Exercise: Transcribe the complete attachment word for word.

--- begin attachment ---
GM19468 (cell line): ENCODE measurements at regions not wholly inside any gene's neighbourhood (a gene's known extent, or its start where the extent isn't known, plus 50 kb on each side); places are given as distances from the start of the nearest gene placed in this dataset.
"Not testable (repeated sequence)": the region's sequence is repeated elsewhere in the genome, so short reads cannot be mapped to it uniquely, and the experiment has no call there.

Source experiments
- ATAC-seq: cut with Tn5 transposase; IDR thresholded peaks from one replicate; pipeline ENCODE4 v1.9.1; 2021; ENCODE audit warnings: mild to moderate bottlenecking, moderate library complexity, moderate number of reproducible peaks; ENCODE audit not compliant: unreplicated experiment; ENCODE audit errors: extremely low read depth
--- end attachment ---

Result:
GM19468 (cell line): ENCODE measurements at regions not wholly inside any gene's neighbourhood (a gene's known extent, or its start where the extent isn't known, plus 50 kb on each side); places are given as distances from the start of the nearest gene placed in this dataset.
"Not testable (repeated sequence)": the region's sequence is repeated elsewhere in the genome, so short reads cannot be mapped to it uniquely, and the experiment has no call there.

Source experiments
- ATAC-seq: cut with Tn5 transposase; IDR thresholded peaks from one replicate; pipeline ENCODE4 v1.9.1; 2021; ENCODE audit warnings: mild to moderate bottlenecking, moderate library complexity, moderate number of reproducible peaks; ENCODE audit not compliant: unreplicated experiment; ENCODE audit errors: extremely low read depth